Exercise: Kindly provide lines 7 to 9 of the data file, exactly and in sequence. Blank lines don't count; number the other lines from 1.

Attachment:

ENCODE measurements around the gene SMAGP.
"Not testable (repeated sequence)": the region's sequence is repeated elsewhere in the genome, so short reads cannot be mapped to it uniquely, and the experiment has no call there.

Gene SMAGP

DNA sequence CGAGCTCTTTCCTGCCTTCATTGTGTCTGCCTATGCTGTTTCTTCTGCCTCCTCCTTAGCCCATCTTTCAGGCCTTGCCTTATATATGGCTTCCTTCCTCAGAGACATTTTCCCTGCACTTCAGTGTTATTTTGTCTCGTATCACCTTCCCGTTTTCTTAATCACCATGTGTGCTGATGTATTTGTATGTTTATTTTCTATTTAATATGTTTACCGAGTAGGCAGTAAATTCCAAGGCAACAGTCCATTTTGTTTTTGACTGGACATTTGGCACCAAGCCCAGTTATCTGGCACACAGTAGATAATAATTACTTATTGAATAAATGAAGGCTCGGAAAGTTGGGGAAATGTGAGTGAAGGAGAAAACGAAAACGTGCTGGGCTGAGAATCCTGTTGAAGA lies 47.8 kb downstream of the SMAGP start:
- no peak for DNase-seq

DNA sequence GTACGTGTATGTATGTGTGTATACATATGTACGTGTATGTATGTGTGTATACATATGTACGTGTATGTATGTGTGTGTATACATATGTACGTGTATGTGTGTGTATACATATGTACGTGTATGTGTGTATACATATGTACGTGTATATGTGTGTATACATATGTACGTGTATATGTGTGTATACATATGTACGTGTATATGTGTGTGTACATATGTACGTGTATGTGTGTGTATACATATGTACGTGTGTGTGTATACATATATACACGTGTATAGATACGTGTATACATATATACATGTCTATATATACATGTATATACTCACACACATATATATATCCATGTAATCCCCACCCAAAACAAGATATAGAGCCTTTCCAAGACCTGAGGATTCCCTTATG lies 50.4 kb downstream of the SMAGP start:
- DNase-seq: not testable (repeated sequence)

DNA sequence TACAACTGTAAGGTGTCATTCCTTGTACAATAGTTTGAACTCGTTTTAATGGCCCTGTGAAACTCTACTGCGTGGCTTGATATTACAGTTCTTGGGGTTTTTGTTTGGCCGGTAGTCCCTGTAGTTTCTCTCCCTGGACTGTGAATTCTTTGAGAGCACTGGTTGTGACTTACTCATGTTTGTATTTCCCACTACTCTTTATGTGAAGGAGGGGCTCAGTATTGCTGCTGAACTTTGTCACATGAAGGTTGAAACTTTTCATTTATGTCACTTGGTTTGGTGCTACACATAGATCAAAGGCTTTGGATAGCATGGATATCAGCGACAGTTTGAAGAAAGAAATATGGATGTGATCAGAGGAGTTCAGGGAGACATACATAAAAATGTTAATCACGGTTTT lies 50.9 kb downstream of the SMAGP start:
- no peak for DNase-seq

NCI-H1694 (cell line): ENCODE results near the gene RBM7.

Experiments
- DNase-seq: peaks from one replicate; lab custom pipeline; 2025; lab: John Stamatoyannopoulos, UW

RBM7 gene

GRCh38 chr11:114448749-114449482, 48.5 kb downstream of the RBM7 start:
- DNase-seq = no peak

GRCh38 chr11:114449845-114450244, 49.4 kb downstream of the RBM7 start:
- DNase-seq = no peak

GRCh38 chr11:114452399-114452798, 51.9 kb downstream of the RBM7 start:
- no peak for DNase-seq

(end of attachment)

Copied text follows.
- DNase-seq: not testable (repeated sequence)

DNA sequence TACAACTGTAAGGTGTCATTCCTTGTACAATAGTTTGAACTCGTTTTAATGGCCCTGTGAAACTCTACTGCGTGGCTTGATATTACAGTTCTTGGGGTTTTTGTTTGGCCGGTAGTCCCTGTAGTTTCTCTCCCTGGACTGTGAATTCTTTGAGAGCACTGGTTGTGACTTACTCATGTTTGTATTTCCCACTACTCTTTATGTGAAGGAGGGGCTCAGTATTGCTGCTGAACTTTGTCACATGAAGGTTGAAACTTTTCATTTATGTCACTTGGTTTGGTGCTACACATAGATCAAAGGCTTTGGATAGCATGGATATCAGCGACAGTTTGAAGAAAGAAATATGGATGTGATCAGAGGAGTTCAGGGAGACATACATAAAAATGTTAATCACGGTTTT lies 50.9 kb downstream of the SMAGP start:
- no peak for DNase-seq